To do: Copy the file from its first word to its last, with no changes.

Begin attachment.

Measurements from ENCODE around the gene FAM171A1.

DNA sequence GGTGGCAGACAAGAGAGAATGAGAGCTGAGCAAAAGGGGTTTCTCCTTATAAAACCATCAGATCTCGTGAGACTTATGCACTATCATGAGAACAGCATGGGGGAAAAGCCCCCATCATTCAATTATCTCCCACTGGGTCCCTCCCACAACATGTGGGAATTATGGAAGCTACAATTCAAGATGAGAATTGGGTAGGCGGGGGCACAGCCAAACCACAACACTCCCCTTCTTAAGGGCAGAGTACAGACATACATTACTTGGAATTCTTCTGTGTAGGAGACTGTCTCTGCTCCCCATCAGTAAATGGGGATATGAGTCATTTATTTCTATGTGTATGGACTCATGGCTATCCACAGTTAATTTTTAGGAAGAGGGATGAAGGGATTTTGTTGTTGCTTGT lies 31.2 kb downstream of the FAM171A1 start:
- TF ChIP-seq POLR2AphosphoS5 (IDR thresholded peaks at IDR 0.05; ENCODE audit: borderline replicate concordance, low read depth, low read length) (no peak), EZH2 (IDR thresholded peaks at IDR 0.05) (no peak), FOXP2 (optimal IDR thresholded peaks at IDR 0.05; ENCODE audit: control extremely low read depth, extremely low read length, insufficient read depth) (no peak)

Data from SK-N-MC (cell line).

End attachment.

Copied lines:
Measurements from ENCODE around the gene FAM171A1.

DNA sequence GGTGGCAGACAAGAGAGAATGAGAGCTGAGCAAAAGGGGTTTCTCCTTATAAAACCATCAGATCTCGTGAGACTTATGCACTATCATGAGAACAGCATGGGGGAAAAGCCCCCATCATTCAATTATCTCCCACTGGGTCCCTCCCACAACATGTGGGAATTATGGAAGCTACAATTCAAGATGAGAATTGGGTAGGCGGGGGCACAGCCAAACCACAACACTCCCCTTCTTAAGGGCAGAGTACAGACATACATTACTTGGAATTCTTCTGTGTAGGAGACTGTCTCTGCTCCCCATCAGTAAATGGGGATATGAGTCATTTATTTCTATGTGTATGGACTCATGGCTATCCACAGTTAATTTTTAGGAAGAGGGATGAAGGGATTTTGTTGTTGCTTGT lies 31.2 kb downstream of the FAM171A1 start:
- TF ChIP-seq POLR2AphosphoS5 (IDR thresholded peaks at IDR 0.05; ENCODE audit: borderline replicate concordance, low read depth, low read length) (no peak), EZH2 (IDR thresholded peaks at IDR 0.05) (no peak), FOXP2 (optimal IDR thresholded peaks at IDR 0.05; ENCODE audit: control extremely low read depth, extremely low read length, insufficient read depth) (no peak)

Data from SK-N-MC (cell line).